Goosander – Richard Yeoman
Richard Yeoman writes, “First some sightings This morning I took our dogs (as usual on a Sunday) down the Nidd Gorge as far as the weir – a few ducks around but not much else but then on the way back a pair of Goosanders flew past going upstream. Found then just above the viaduct! On the way back I passed the little pond on the edge of Bilton Fields – the noise! Lots of Frogs (or Toads?) in the pond. Then this afternoon I went up to the new rugby ground with Julie (my daughter) looking for a dog that had gone missing, it’s a Miniature German Schnauzer called Alfie, a group of dog walkers were out looking for it. Anyway got a photo of a Red Kite and a Buzzard. Second something which may interest you. There is a group of Dog Walkers who call themselves “Harrogate Happy Hounds” (about 30 member,s most of which are professional dog walkers). Last Saturday some of them went up to Hookstone onto the YAS Fields and spent an hour picking up dog poo (left by other people’s dogs) and rubbish. This coming Saturday they are going to repeat the exercise in the Bilton Fields around the viaduct. The point being that generally dog poo left on the ground is not left by Professional Dog Walkers, the vast majority of them do pick up, they adhere to the Council Guidelines.” What do you think?
Saturday, 15 April Pinewoods Conservation Group, Easter Egg Hunt. Meet in Car Park 3, RHS Harlow Carr any time 11 – 12 noon. £2 entry non-members, free to members.
Monday, 10 April is their last Indoor Meeting of the winter season and sees the long overdue return of an old friend of the Group. Nigel Harcourt-Brown FRCVS is a vet who until his recent retirement practised in Bilton. His talk will be entitled Treating Birds of Prey.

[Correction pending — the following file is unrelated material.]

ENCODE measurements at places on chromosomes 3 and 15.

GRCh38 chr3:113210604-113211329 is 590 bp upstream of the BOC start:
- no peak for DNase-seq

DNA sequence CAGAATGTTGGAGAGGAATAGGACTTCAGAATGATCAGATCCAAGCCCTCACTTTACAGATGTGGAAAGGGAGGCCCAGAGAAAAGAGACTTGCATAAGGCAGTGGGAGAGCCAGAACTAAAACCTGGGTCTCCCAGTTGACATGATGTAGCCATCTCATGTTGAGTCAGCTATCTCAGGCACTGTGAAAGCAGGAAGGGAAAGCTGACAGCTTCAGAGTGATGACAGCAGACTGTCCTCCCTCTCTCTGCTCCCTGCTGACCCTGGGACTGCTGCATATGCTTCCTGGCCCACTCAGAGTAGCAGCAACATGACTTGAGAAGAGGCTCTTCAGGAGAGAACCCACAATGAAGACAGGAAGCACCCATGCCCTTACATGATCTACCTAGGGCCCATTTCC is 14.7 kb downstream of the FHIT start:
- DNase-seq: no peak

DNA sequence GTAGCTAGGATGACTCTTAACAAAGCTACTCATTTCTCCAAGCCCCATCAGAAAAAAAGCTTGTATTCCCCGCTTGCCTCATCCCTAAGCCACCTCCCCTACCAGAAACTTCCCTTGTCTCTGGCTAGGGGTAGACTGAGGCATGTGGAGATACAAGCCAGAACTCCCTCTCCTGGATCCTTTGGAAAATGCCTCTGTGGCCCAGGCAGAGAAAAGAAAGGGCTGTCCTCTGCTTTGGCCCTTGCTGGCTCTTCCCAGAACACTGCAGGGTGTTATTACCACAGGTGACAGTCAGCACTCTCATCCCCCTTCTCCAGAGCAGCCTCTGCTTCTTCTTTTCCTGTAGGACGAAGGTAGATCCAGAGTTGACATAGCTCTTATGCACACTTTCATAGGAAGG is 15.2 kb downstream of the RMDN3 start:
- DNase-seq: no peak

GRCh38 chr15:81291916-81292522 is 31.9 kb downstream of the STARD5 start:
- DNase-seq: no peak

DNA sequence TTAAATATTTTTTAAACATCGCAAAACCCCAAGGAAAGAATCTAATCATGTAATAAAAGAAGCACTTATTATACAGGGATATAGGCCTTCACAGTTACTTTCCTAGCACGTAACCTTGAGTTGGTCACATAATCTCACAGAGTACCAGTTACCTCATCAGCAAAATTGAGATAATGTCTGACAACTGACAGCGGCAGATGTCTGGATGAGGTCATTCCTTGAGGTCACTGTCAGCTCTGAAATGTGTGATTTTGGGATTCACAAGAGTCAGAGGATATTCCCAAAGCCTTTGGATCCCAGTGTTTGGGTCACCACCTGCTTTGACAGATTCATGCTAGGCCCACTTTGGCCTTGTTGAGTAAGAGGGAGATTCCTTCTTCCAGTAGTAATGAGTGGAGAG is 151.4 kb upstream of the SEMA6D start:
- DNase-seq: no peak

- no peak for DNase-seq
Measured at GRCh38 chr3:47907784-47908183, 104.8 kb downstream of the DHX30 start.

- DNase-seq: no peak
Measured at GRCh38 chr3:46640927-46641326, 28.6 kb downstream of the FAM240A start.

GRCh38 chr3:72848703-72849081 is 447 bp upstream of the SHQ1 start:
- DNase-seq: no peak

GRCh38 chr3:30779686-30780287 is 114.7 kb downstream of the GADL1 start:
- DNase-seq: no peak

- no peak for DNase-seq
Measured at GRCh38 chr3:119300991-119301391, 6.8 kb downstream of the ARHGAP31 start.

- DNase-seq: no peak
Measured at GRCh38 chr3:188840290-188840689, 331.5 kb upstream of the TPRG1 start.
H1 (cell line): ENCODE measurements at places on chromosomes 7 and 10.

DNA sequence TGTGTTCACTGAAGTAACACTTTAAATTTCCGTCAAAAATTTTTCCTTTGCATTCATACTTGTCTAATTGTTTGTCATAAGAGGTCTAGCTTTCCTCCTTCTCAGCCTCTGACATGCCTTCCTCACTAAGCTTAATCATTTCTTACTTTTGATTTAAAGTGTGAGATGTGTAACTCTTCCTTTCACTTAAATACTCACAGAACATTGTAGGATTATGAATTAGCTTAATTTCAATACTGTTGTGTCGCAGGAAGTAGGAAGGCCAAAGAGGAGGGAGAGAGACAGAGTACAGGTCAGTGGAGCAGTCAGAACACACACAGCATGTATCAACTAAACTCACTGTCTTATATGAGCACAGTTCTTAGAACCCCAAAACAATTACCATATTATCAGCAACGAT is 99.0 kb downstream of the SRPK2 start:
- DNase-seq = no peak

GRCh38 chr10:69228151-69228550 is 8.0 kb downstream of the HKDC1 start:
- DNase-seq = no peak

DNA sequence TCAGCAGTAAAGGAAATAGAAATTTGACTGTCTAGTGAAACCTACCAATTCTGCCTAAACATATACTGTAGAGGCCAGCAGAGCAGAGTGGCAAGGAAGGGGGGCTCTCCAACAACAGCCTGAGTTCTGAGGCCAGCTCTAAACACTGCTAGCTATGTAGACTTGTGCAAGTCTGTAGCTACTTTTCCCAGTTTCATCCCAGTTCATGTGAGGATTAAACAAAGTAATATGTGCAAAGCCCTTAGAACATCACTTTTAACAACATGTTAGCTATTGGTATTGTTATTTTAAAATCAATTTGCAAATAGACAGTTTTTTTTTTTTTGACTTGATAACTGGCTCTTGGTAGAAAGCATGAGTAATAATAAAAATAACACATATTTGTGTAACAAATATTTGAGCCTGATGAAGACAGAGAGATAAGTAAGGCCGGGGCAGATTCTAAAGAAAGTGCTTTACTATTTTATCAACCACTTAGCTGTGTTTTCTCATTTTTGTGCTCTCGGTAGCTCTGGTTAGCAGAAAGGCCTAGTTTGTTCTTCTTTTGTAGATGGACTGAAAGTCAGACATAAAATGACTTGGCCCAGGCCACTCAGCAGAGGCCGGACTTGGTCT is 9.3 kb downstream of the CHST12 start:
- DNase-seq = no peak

The Great Easter Egg Hunt starts an exciting new season at Studfold… Opening on the Saturday, 8 April and throughout the Easter Holidays until 23 April 2017.
Monday, 17 April (Evening) Annual General Meeting followed by an update on the proposed Gouthwaite Wildlife Centre. Royal Oak, Dacre Banks.
Recent sightings from the Nosterfield complex via Twitter @NosterfieldLNR include: whooper swans, swallow, red kite, house martin, willow warbler, Mediterranean gull, jay, common dog violet, osprey (mobbed by crows). Butterflies: orange-tip, brimstone, peacock and small tortoiseshell.
Sightings from Harrogate Naturalists’ Society Sightings Page:
- David Postlethwaite Seven species of butterfly at Staveley this afternoon including orange tip and holly blue. Little egret at the West Lagoon. 05-04-2017
- Will Rich, At least one male Brimstone passing through my garden yesterday. 04-04-2017
- David Gilroy, Blackcap singing outside the Academy Gym in Harrogate 04-04-2017
- Mike Metcalfe, Drake Garganey giving superb views in front of hide at West lagoons, Staveley 02-04-2017
- Joe Fryer, today in Ripon Spinny Wood I had a tree sparrow and in my garden I had my first swallow of the year 02-04-2017
- Peter Thomson, Oak Beck, Knox Mill Lane Pr. of Mandarins in the garden jumped into the Beck at 0815 this morning and continued upstream. This must surely be the same pair that paid a visit on Apr 14 last year. 02-04-2017
- David Holmes 24 Waxwings back garden of 65 Jesmond Road in the Guelder Rose, very mobile 02-04-2017